If you’re worried about Johnny Farrell, don’t be. I hate him~Gilda
And he hates you. That’s very apparent. But hate can be a very exciting emotion. Very exciting. Haven’t you noticed that?…There’s a heat in it that one can feel. Didn’t you feel it tonight? ~Ballin
Gilda became synonymous with Rita Hayworth and for good reason. She was the embodiment of so many of the things found desirable by many men from a certain age. Frisky. Sultry. Beguiling. Teasing men, leading them on, and leaving them. Hating them as much as she loves them. That’s where the passion derives from — very volatile beginnings.
It’s true that Hayworth’s playfully ravishing seductress was forever immortalized in Shawshank Redemption and really in the mind’s eye of anyone who ever has seen her singing “Put the Blame on Mame” even once. She’s also, consequently, the epitome of the deadly lineage of femme fatales at times both tragic and destructive, alluring and lively. It’s difficult not to get drawn in like a moth to the flame.
But underlying such a performance is something a little more disheartening as this is only a cinematic depiction. It is not reality and yet it brings to mind a paraphrased quote that I will attribute to Hayworth, perhaps recalling her turbulent union with Orson Welles or maybe all the men who found their way into her life. “They go to bed with Gilda and wake up with me.”
The implications, of course, are far-reaching suggesting just how much this fawned over female ideal was a pure fabrication. It’s not real. Rita Hayworth could never measure up to that fantasy nor should she have to. Because while Gilda’s tantalizing as a cinematic siren, in real life she could never exist. Her passions impinge on her entire existence where she sees hatred, lust, and love all in synonymous terms. She hates Johnny and she loves him. She doesn’t want him and she does for those very reasons.
While not to downplay the negative impact the role may have had for Hayworth’s personal life, there’s no doubt of its cultural clout even today and it helps make this film-noir directed by Charles Vidor a high water mark of the dark genre for the very reasons mentioned before. Jo Eisinger’s script is also a strikingly perverse number as it begins to draw up the relationships between Gilda and her men.
Because it doesn’t end with her. Gilda needs others to play with and she’s given the perfect counterparts in Johnny Farrell (Glenn Ford) a man who willfully counters anything she offers up in the areas of sexual tension, embittered ridicule, or psychological warfare. It’s like they enjoy to torture each other — they enjoy to be able to make each other reel and fume. It’s all part of the twisted game they play of love and hate. He seethes with a vindictive coiled anger just waiting to be unleashed and he lets it go time after time. Sometimes upon provocation and other times out of sheer malice.
It all finds roots in a past we can only presume about and it’s true that all three of our leads are shrouded in some mystery when we’re introduced to them. First, Johnny Farrell a smart aleck gambler who gets himself a job as the right-hand crony for Ballin Mundson (George Macready) a man who is far more than a simple casino magnate. His business dealings run a little broader and more clandestine than he initially lets on.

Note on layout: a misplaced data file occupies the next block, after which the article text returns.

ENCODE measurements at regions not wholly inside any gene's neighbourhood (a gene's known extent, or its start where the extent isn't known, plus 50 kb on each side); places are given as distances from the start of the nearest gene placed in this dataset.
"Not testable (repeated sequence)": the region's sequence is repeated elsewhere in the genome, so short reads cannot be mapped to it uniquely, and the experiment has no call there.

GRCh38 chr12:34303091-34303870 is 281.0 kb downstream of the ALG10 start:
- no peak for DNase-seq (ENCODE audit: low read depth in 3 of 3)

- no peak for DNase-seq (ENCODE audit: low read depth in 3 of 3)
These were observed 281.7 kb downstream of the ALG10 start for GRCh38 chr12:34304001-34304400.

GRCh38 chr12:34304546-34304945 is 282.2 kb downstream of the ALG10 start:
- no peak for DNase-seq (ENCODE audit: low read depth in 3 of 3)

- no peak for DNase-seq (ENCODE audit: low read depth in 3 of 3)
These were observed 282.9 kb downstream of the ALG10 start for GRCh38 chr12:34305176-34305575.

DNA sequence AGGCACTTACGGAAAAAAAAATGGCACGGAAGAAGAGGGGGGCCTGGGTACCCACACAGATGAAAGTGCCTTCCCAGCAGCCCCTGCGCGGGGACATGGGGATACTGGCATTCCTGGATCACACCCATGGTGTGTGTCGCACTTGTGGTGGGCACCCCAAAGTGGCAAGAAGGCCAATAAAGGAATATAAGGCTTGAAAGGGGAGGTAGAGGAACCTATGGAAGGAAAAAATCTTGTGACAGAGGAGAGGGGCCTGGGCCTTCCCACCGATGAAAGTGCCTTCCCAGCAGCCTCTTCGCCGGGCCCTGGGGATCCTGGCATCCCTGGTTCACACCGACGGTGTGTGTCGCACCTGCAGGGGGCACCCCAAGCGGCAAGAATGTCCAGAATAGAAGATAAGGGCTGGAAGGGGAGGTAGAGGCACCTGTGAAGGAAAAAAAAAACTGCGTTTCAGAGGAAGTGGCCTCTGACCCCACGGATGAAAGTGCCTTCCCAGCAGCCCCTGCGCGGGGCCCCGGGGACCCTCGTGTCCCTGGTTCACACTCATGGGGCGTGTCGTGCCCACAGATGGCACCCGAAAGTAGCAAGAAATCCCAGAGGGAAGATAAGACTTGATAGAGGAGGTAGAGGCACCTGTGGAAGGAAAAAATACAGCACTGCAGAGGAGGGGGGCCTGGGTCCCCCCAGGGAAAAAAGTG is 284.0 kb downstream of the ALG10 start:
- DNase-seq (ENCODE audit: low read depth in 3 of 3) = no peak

Farrell’s a quick learner and ambitious so he moves up the ranks and soon he’s got the most prized position by Ballin’s side as his closest confidante and most importantly of all he’s there to watch over the other man’s wife — his favorite treasure to flaunt — the one and only Gilda.
It’s in that unspoken past that Gilda and Johnny learned to disdain each other and it stokes the flames of their relationship. It’s brutality mixed with sensuality which is at one time disconcerting but at the same time hard to pull away from. Again, moths to the flame. It’s so wickedly twisted with rage and passion and all those human emotions that make us despise one another one moment only to make us no be able to live without each other in the next.
At a certain point, there’s no longer any sense in trying to draw up sides whether it’s feeling sorry for Gilda or empathetic toward Farrell and the thoroughly uncomfortable position he has been placed in as keeper of the bosses wife. Both of them have the makeup of true noir protagonists.
Otherwise, Rudolph Mate’s gorgeous imagery is absolutely fantastic and is certainly worthy of simply being marveled at on multiple occasions for its delicious compositions and use of shadow. Hayworth is rendered even more beguiling and Macready becomes an even more perplexing figure masked in darkness. Meanwhile, the Carnival celebrations are cast as stunning spectacle and over the top extravagance that’s also rudely disrupted by murder.
One could take it as a metaphor suggesting that the post-war era had commenced with a flourish but that cannot completely get rid of the sour taste left over from the war. A veil of darkness still remains. Along similar lines, there’s a bit of Casablanca’s tension running through this film, and its atmosphere, while not quite on par with its predecessor, still rings with a lot of character.
The roulette wheels are in fine form and the establishment is full of its own rogue gallery of humorous and foreboding figures alike. The always lovable Uncle Pio provides a dose of good humor but there are also treacherous Germans, numerous rich boy toys, and a surprisingly civil government agent who all make a habit of frequenting the most popular casino in Buenos Aires.
It might be true what Johnny says about gambling and women not mixing but then again with the lens of film-noir they prove to be a high octane combination, representing vice and sensuality, two of its most readily available commodities.
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